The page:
• Lets suppose that two of these open sets which are elements of our open cover overlap, lets call them U and V. Then the function f:U -> R<sup>n</sup> and g:V -> R<sub>n</sub> fit together nicely. By that i mean that the functions f o g<sup>-1</sup> : R<sup>n</sup> -> R<sup>n</sup> and g o f<sup>-1</sup> : R<sup>n</sup> -> R<sup>n</sup> are smooth. The functions f o g<sup>-1</sup> are called transition functions as they tell you how to change from one coordinate system to another.


    The collection of functions f<sub>i</sub> and open sets U<sub>i</sub> is called a smooth atlas. The functions f<sub>i</sub> are called local coordinate charts (or just local charts). As you will see, these give us a way of getting abstract problems back into normal concrete euclidean space where we know how to do calculus.

    Next stop is the idea of compatiable atlases and then the actual definition of a manifold (with some examples!).

    Any questions?
    As is often the case with technical subjects we are presented with an unfortunate choice: an explanation that is accurate but incomprehensible, or comprehensible but wrong.
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  6. #106  
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    Quote Originally Posted by river_rat
    Hi wallaby

    I've just got back from a fun week watching game in the wild - one of the joys of living in Africa i guess
    sounds like a pleasent way to spend the week, as the closest i came to the wild was in the act of booting a cane toad of my lawn.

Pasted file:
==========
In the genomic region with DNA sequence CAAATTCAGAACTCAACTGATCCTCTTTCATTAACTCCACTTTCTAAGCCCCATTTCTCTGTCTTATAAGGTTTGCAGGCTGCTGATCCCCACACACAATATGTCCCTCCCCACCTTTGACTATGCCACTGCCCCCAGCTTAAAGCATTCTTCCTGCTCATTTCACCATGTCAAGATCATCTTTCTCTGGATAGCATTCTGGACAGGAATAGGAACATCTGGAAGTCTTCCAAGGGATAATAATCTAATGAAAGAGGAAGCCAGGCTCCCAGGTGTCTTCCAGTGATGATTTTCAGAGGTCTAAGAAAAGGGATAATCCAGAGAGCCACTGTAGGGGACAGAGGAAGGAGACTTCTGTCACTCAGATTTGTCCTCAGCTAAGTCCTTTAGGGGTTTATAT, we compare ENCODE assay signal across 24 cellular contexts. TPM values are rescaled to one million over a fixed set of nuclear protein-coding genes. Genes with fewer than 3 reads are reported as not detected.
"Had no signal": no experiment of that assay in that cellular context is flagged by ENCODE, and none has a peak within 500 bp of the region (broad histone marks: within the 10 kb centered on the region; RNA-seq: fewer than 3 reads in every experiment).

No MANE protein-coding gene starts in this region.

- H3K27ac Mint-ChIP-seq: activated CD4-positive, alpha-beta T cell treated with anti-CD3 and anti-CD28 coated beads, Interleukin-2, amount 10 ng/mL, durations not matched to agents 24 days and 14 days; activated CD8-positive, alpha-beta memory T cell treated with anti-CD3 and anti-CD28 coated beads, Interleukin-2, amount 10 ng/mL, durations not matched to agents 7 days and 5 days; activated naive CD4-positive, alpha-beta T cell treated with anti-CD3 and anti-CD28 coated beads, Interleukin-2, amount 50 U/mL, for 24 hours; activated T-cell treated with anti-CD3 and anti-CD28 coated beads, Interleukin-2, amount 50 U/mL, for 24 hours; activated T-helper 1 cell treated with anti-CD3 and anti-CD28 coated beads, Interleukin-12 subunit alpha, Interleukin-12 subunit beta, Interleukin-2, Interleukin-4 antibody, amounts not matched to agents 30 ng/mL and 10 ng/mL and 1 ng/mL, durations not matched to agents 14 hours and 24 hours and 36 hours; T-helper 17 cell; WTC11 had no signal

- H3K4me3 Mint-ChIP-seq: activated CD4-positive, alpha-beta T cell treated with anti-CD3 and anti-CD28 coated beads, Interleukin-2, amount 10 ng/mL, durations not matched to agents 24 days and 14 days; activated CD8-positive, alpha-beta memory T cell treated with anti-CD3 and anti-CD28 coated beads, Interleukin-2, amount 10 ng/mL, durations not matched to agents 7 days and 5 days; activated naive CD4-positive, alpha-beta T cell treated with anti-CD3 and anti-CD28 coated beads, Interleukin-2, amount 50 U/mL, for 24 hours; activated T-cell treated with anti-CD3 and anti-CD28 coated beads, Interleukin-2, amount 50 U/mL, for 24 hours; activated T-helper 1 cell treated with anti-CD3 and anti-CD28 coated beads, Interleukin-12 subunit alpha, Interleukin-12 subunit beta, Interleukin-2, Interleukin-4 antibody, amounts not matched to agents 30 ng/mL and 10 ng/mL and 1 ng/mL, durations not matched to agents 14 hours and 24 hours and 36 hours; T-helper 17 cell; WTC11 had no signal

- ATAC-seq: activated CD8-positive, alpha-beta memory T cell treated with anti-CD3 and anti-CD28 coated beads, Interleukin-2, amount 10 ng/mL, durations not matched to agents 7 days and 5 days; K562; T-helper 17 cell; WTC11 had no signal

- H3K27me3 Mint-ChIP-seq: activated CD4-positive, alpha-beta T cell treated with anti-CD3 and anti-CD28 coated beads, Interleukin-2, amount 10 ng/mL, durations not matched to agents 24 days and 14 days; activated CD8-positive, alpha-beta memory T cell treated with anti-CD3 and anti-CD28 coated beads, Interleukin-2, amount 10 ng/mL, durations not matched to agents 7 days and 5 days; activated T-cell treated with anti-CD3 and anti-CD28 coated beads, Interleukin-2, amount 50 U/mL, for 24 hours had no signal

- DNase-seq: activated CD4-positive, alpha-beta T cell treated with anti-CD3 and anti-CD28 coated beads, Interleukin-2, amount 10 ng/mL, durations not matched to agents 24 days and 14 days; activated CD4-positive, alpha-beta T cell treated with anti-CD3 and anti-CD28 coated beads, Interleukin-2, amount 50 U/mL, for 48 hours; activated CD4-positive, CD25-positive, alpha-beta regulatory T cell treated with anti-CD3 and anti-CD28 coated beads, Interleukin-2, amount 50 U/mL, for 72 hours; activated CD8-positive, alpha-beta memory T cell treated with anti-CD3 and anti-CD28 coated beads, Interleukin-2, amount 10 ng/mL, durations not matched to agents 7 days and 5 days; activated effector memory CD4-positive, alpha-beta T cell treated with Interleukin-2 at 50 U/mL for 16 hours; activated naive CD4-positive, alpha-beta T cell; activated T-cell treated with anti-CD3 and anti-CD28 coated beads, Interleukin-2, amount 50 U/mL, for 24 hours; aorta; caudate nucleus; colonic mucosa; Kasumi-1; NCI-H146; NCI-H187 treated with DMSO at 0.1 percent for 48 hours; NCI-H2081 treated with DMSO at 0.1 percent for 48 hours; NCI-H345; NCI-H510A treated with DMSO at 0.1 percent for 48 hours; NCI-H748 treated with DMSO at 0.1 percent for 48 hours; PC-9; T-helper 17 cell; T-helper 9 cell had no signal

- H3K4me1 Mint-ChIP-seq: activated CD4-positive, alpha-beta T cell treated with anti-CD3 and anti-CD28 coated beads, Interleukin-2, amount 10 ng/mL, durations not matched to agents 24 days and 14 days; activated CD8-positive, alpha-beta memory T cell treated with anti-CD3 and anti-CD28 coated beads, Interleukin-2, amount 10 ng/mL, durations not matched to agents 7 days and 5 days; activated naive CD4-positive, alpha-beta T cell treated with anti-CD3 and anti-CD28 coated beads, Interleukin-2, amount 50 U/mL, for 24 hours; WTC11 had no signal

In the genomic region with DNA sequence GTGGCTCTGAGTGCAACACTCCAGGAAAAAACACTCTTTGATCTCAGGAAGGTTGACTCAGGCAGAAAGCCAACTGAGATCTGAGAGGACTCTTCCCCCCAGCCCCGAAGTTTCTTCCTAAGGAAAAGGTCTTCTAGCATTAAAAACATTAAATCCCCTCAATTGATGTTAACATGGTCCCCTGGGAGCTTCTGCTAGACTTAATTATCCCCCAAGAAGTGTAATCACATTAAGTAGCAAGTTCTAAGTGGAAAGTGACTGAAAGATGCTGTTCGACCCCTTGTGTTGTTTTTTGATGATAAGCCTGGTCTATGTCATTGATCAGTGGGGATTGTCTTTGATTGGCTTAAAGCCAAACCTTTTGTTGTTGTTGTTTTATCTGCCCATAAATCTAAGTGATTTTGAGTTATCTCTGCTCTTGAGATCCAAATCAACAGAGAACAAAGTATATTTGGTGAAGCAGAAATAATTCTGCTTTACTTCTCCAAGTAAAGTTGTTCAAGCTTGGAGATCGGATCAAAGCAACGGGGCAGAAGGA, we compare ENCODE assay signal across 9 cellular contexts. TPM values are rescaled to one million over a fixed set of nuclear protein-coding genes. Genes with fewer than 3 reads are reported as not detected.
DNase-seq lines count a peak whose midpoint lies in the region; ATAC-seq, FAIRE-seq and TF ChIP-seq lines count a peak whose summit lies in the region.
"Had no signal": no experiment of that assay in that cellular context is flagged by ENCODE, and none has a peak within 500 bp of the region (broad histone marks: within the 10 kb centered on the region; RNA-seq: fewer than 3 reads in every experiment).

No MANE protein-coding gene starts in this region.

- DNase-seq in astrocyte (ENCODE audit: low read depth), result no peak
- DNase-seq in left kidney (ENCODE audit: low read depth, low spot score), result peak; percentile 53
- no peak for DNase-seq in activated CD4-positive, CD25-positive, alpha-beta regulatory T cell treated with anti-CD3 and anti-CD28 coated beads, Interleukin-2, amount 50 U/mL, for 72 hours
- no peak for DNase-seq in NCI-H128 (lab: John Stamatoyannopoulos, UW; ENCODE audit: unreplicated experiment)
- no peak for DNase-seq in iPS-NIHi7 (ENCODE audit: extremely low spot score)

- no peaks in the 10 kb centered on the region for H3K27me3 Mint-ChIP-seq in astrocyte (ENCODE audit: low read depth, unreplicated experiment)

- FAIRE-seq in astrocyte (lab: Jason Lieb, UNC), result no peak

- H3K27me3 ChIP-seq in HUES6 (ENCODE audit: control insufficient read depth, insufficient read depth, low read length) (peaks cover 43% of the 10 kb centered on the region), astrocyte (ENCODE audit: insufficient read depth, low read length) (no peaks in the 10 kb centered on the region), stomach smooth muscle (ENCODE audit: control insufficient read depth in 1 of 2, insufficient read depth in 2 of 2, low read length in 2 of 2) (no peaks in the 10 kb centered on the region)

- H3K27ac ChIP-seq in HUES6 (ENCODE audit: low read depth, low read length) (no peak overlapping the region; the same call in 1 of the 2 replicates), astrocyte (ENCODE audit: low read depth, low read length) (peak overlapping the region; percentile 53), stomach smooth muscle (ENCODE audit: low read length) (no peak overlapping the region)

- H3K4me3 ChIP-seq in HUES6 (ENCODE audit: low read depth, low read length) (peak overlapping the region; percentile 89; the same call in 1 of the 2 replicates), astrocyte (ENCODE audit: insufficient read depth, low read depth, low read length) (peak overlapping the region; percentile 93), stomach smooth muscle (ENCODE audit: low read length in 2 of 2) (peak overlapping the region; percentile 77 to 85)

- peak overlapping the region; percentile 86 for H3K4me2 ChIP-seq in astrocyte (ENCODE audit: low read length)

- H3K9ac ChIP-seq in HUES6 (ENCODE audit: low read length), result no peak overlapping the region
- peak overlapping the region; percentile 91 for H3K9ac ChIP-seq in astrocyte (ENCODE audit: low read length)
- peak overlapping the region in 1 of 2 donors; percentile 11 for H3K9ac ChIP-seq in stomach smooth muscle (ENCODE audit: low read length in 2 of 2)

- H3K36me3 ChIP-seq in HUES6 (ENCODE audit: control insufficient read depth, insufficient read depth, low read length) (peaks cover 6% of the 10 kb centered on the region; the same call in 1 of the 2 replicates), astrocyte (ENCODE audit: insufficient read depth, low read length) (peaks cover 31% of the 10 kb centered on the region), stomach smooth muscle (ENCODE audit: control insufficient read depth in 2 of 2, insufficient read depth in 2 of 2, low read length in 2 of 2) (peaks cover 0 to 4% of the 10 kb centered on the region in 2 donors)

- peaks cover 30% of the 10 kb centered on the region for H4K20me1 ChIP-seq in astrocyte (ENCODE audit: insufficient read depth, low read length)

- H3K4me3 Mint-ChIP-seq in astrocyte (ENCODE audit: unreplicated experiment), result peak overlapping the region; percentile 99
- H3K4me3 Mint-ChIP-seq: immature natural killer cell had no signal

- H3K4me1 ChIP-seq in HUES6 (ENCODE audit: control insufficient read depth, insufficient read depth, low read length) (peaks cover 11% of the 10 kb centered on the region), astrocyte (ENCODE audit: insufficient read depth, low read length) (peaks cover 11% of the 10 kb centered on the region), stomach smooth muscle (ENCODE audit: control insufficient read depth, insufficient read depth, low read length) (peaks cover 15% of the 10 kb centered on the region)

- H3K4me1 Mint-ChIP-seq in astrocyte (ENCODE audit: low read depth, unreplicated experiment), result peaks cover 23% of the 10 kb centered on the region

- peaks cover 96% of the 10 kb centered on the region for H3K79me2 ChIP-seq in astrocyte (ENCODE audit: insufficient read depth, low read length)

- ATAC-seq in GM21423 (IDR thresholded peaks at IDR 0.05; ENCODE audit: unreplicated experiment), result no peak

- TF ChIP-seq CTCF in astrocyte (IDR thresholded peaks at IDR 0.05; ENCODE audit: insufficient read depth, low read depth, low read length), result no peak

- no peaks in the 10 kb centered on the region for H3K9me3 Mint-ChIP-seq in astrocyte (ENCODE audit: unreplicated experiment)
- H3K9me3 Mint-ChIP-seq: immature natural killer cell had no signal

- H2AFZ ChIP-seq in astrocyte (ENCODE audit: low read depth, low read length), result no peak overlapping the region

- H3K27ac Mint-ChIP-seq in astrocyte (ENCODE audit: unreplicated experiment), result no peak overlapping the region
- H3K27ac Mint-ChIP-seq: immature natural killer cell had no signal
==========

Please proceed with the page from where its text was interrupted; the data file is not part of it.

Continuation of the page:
Quote Originally Posted by river_rat
    The functions f o g<sup>-1</sup> are called transition functions as they tell you how to change from one coordinate system to another.
    does that make the Lorentz Transformations an example of transition functions?
    well i guess if i try to answer my own question like a big kid,
    yes, because two observers co-ordinate systems can be considered to be two (overlapping?) open sets in minkowski space and the lorentz transformations provide a mapping between these two open sets, which if shown to be homeomorphic results in a transition function.


    Quote Originally Posted by river_rat
    The collection of functions f<sub>i</sub> and open sets U<sub>i</sub> is called a smooth atlas.
    at the risk of sounding silly i'll ask if there is any sort of structure to this collection, i'm thinking of it as more of a set right now but i can't quite come to a conclusion on whether or not it would be meaningfull to talk about the elements of such a set if the set is a collection of open sets and functions. most likely i'd go with probably not, which leaves me mildly stuck on this point.